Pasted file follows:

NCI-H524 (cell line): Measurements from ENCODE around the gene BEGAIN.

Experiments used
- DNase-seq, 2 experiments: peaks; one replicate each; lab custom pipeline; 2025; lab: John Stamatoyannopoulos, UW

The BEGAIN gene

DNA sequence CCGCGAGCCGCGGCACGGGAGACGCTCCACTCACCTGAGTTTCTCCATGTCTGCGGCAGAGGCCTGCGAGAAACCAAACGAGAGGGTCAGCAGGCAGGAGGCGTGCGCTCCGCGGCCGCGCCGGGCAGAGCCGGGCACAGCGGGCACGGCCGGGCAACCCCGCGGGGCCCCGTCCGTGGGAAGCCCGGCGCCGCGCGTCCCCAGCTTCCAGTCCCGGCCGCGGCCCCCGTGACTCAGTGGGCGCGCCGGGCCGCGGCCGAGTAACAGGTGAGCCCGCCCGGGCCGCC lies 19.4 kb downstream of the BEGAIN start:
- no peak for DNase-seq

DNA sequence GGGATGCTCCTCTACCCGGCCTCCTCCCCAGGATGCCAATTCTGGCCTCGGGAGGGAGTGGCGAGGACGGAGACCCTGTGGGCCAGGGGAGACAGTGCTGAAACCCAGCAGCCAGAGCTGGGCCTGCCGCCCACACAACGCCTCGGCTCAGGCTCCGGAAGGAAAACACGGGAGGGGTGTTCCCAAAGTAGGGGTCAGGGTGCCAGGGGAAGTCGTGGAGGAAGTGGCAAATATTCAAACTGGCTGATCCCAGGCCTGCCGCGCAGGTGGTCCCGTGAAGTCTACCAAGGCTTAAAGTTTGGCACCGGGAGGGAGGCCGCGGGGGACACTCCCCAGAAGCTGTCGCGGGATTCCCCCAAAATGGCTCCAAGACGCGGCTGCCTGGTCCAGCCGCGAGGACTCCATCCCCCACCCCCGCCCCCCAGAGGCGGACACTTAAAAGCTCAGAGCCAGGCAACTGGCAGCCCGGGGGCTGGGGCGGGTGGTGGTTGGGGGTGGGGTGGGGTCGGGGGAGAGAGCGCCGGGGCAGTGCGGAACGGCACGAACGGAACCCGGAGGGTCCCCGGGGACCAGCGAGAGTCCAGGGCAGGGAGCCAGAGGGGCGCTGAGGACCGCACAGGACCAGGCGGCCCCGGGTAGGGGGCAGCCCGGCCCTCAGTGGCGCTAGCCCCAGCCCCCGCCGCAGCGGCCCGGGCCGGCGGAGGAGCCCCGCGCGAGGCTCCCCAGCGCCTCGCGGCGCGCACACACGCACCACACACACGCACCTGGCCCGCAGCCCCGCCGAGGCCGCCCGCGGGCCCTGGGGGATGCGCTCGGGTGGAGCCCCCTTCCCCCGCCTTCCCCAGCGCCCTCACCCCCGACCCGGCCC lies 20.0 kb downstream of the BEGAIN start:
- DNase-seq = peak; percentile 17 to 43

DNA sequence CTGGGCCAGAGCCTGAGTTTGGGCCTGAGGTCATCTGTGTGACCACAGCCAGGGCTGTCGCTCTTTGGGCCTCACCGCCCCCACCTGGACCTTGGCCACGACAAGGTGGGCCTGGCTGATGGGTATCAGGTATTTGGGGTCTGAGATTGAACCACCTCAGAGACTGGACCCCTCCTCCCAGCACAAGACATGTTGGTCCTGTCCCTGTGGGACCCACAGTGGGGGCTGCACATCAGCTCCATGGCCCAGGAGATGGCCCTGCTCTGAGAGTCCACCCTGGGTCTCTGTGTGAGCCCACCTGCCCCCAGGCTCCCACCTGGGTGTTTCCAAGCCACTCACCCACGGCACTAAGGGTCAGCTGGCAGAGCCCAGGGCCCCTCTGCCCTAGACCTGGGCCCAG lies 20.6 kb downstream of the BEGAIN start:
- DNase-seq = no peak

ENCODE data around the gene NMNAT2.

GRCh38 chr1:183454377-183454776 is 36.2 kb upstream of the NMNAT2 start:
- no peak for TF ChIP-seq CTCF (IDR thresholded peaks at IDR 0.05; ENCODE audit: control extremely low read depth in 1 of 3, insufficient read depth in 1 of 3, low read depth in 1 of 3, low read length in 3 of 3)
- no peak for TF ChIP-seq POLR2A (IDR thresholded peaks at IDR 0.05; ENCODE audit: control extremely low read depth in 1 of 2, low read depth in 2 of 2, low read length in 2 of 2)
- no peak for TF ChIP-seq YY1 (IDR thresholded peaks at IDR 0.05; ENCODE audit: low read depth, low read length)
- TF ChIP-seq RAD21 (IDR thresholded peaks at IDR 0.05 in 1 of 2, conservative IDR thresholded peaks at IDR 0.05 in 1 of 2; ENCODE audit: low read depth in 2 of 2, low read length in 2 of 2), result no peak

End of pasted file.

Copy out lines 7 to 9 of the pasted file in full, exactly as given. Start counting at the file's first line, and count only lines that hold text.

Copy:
DNA sequence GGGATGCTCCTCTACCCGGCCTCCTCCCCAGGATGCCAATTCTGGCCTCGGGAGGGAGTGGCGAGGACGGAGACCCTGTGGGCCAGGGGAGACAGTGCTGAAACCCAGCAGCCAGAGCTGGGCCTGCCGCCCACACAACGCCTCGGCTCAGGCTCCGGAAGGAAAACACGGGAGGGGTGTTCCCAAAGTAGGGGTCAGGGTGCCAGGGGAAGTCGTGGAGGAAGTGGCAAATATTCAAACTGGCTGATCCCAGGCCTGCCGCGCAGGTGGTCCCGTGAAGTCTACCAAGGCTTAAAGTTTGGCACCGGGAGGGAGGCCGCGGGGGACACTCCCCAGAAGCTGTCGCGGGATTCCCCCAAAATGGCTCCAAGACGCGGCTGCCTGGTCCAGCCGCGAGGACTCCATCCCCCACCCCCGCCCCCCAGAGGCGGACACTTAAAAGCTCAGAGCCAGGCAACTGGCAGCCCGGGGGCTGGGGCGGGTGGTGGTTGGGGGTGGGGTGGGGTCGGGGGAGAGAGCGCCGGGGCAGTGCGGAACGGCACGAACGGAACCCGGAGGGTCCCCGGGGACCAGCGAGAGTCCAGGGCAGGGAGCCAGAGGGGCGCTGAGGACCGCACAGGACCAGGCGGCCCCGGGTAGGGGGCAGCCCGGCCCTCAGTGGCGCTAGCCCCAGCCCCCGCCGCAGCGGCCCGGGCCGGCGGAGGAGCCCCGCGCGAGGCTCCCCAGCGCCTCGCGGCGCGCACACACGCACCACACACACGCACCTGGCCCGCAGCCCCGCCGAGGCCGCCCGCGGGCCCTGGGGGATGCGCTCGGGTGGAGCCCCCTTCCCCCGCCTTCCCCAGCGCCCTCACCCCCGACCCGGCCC lies 20.0 kb downstream of the BEGAIN start:
- DNase-seq = peak; percentile 17 to 43

DNA sequence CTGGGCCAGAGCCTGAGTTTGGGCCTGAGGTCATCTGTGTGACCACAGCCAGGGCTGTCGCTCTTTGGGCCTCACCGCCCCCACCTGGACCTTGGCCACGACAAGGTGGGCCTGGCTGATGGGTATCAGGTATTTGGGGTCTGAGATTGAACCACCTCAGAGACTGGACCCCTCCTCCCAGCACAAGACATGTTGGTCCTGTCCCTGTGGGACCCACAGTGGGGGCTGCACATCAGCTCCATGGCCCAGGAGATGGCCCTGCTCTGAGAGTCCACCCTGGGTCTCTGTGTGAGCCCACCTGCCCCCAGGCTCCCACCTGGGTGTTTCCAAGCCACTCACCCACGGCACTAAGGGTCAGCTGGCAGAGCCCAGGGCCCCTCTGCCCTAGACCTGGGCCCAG lies 20.6 kb downstream of the BEGAIN start: